SERENADE: Warning signals, disappearing dancers.
“El Boston Ballet deslumbra” (“Boston Ballet dazzles”), exclaimed Madrid’s El Pais, Spain’s biggest daily newspaper. “L’apotheosi del romanticisme” (“The apotheosis of romanticism”), chimed in Barcelona’s El Periódico. They were reviewing Boston Ballet’s performance of August Bournonville’s La Sylphide at the Castell de Peralada Festival this past August, part of a six-week tour of Spain — and it didn’t hurt that the company featured its Hispanic dancers, notably Carlos Molina and Lorna Feijóo at Peralada. Now it’s our turn to be dazzled as Boston Ballet opens its subscription season with a well-rehearsed performance of one of the oldest (1836) classics in the ballet repertory. La Sylphide is a short two acts — not much more than an hour — and the company is pairing it with George Balanchine’s Serenade (1934-’77), which it also took to Spain. (The last time Boston Ballet staged La Sylphide, in March 2005, the piece went stag; before that, in October 1988, it was preceded by Balanchine’s Concerto Barocco, which the company will do again in May.)
Serenade and La Sylphide
| Serenade: Music by Peter Tchaikovsky | Choreography by George Balanchine | Costumes by Karinska | La Sylphide: Music by Herman Severin Løvenskiold | Choreography by Sorella Englund, after August Bournonville | Set and costumes by Peter Cazalet | Lighting by Karim Badwan | with the Boston Ballet Orchestra Conducted by Jonathan MCphee | Presented by Boston Ballet at The Wang Theatre through October 28
It’s a good pairing: together, Serenade and La Sylphide write an essay on doomed love. Serenade sends out warning signals from its opening tableau — 17 women all with right arm extended and hand flexed — and yet by the end of Tchaikovsky’s sportive Sonatina, a man and a woman have hooked up. They gambol in the Waltz that follows (hence their usual casting names, Waltz Boy and Waltz Girl) and in the jaunty Tema Russo. Meanwhile, Russian Girl (another casting designation) comes and goes, at first blessing the couple, then joining a quartet of women who appear to spin out the pair’s fate. At the end of the Tema Russo, Waltz Boy runs out — or off — with the 16 women while Waltz Girl crashes to the floor. Two (afterlife?) figures appear: Elegy Man and, her hand over his eyes and heart, Dark Angel. Russian Girl enters and the four of them dance, à la Balanchine’s Apollo, the three women with their hair down; after a bit, Russian Girl, like Waltz Boy, disappears, Elegy Man and Dark Angel move on, and Waltz Girl is comforted by some of the women and and borne aloft by three men — into the Light? — as the curtain descends..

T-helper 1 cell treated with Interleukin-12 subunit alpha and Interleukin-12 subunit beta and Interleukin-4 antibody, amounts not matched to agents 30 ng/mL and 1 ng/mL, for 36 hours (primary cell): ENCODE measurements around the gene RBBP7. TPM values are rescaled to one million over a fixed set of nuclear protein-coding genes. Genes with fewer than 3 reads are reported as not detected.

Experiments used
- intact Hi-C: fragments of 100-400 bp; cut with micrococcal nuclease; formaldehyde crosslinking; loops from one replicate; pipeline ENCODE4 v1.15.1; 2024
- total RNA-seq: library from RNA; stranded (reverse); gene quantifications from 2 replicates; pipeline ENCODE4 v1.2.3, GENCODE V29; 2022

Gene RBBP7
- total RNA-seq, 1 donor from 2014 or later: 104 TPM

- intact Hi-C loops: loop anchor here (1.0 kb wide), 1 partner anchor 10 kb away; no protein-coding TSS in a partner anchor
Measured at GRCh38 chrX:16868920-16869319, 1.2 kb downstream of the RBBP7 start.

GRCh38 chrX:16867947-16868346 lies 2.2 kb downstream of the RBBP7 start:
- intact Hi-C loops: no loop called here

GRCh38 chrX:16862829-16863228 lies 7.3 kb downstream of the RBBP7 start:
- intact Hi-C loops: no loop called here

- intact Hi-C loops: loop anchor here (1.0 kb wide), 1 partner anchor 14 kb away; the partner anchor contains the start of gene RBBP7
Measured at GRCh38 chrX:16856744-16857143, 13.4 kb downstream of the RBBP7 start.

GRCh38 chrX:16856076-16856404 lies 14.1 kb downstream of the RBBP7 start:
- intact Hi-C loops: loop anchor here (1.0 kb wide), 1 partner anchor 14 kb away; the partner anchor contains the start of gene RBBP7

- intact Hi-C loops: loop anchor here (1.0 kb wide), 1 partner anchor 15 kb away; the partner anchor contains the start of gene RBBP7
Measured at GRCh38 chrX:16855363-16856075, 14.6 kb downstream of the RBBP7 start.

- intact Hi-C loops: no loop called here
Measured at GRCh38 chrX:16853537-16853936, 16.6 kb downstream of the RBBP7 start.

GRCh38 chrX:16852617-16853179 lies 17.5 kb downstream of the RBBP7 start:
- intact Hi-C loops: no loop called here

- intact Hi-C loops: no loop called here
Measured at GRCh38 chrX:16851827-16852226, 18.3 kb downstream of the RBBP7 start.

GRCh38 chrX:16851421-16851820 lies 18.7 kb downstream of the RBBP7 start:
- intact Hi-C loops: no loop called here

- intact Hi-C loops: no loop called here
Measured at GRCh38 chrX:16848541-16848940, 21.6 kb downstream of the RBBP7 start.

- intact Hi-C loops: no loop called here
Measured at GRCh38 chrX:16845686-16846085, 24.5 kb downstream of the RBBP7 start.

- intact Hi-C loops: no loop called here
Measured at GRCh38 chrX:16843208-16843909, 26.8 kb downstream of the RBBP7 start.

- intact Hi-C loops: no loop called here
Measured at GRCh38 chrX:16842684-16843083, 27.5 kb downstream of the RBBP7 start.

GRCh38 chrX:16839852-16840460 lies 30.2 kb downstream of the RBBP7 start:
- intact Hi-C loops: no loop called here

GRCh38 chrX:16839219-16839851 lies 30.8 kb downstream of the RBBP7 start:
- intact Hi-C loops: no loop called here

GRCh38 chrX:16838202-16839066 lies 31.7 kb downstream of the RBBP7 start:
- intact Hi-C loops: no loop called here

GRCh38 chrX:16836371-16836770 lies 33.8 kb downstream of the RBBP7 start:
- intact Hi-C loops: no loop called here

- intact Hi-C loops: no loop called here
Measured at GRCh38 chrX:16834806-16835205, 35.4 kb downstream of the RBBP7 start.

La Sylphide is easier to follow but not less complicated. We’re in the Scottish Highlands, and James seems set to marry Effie, despite the efforts of her other suitor, Gurn. But as the curtain rises, the Sylphide — a winged woodland sprite — appears and makes her love known to James. World or otherworld? Prose or poetry? And there’s a third woman in the picture: old hag/witch Madge. (Like Serenade, La Sylphide is a story of two men and three women.) Madge slips into James’s castle to get warm; he fears she’s a bad omen and orders her out; she vows revenge. It’s Madge’s poisoned shawl (act two, echoing the plot and the psychology of Macbeth, opens with a cauldron scene) that James wraps around the Sylphide and that causes her death. But is it Madge’s fault that James wants the Sylphide and sex? Or is Madge the Loathly Damsel of British folklore who’d have turned into the Princess if he’d wanted her? Effie weds Gurn, James swoons as the body of the Sylphide is born aloft, and Madge mocks him. You wonder whether his story, like Waltz Girl’s, is just beginning.
The highlight of the four performances I saw last weekend was Melanie Atkins. Her Russian Girl breathes Balanchine, her inscrutable smile suggesting she’s in communication with Mr. B, her long limbs flying, her pelvis centering, her body dangerously tilted. On her two entrances in the Elegy, she gave the audience an unnerving half-look, as if bearing news from Delphi. To Madge, she brought not only a convincing arthritic limp but the kaleidoscopery of her Balanchine — right down to the “Ahh . . . 15-year-old Laphroaig” expression after downing that first Scotch. This Madge might want James for herself: she keeps thrusting beauty in his way and he doesn’t see it. Atkins capped off her weekend Saturday afternoon with a delectable turn as the solo sylph.